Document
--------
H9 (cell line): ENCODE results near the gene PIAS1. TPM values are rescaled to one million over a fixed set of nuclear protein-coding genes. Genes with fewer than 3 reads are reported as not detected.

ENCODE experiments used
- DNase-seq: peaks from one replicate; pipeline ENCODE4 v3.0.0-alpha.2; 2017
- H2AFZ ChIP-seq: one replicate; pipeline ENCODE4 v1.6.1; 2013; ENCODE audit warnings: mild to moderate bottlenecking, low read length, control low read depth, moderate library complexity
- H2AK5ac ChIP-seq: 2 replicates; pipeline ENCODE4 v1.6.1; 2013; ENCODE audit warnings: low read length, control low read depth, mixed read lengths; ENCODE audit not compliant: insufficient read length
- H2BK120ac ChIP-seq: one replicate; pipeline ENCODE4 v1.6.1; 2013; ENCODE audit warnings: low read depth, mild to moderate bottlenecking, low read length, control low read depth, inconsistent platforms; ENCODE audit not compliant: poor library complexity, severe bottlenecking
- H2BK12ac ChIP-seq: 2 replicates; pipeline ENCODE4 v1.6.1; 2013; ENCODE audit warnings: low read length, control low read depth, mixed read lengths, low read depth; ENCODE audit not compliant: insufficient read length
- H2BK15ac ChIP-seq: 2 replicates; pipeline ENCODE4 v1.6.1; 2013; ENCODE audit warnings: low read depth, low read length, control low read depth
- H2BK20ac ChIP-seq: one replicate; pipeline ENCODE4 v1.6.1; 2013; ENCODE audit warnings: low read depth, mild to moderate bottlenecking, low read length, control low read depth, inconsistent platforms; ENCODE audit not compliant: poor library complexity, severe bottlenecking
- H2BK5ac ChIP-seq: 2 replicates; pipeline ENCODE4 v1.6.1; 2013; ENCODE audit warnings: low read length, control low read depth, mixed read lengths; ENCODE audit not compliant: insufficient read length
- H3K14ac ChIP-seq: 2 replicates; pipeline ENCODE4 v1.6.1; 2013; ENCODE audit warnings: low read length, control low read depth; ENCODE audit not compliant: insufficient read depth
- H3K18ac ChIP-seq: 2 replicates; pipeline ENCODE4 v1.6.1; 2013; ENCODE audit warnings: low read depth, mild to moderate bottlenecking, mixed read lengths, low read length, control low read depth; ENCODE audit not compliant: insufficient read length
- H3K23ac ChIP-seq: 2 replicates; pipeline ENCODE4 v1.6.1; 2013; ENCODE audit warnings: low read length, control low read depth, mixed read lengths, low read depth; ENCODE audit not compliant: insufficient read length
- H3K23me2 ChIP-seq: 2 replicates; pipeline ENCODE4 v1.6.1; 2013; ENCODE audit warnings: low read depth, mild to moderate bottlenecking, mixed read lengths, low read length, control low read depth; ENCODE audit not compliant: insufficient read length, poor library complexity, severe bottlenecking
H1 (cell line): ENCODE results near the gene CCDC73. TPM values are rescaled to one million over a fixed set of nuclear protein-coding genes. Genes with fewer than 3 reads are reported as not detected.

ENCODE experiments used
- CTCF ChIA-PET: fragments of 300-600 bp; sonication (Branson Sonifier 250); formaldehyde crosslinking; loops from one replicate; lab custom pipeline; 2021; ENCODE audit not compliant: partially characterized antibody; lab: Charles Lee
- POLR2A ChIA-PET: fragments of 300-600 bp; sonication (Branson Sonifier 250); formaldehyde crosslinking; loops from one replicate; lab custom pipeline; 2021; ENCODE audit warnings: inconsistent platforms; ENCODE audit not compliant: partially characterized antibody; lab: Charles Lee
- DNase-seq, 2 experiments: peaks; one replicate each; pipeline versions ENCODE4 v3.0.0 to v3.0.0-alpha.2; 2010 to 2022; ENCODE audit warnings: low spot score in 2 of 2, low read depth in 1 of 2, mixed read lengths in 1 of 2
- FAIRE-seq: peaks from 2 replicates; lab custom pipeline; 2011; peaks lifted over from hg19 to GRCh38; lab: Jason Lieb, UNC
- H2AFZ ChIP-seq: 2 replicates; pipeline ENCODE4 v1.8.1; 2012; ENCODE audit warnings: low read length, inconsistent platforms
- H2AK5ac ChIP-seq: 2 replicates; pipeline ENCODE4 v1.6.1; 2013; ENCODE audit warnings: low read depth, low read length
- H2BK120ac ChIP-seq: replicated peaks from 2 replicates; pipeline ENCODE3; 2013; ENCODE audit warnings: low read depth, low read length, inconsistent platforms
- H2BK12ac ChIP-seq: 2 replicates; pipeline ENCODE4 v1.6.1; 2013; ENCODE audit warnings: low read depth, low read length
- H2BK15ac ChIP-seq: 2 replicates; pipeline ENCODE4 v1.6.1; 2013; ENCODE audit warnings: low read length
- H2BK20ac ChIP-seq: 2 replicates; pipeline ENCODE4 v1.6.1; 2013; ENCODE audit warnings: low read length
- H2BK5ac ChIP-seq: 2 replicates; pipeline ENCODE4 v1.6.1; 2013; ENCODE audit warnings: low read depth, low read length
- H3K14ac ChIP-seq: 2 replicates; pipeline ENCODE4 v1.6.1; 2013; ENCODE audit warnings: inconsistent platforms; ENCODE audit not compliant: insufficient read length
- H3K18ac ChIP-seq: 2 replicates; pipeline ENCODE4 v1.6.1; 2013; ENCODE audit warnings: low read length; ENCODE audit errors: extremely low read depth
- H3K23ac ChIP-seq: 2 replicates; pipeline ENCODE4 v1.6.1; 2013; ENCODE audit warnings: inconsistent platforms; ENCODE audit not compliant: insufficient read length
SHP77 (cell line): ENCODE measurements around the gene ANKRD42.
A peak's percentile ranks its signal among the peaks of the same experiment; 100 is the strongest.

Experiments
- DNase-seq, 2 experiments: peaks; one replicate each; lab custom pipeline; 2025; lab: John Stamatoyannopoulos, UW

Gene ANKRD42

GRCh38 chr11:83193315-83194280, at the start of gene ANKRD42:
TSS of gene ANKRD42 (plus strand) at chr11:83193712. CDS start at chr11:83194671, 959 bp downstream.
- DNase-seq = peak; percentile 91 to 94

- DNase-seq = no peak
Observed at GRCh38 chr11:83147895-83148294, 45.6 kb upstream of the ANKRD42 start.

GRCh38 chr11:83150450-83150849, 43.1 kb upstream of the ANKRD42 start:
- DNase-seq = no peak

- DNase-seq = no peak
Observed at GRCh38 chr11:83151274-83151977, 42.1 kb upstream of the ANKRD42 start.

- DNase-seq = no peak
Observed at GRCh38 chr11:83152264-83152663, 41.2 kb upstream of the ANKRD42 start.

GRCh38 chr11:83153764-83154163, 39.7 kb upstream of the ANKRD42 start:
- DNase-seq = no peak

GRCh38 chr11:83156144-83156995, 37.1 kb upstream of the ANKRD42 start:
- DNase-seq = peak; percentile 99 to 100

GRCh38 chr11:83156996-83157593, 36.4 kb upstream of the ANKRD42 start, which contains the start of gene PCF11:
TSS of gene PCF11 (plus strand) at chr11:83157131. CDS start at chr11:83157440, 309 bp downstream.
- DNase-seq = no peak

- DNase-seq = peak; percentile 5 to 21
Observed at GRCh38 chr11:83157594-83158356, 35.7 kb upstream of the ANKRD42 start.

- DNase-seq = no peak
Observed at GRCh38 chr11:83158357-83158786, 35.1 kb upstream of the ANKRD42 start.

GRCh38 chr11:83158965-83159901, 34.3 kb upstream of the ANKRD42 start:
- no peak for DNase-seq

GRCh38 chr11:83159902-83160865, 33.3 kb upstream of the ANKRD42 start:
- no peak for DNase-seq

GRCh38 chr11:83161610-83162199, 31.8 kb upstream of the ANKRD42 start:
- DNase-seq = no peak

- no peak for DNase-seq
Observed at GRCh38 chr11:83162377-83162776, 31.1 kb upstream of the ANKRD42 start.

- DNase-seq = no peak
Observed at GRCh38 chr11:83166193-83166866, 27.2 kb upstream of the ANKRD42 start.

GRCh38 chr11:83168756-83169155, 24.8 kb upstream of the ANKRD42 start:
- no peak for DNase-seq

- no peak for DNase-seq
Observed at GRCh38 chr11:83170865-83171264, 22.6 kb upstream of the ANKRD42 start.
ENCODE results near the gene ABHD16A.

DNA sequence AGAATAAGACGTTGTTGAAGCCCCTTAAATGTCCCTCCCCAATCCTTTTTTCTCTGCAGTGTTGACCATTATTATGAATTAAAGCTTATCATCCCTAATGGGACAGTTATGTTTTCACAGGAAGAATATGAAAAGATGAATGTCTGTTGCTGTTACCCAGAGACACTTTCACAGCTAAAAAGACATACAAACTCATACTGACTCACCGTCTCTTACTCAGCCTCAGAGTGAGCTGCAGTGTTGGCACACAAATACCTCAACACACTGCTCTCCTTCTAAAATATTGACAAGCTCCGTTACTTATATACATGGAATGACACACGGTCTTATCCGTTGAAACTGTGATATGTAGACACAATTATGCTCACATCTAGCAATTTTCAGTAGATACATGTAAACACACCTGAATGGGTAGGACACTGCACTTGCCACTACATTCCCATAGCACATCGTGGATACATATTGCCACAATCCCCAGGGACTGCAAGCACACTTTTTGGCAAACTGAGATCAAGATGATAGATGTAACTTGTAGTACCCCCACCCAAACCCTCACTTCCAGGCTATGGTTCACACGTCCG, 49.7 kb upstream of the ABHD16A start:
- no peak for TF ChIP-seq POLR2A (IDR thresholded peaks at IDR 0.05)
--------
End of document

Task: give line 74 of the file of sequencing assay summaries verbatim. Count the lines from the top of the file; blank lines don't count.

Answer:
- no peak for TF ChIP-seq POLR2A (IDR thresholded peaks at IDR 0.05)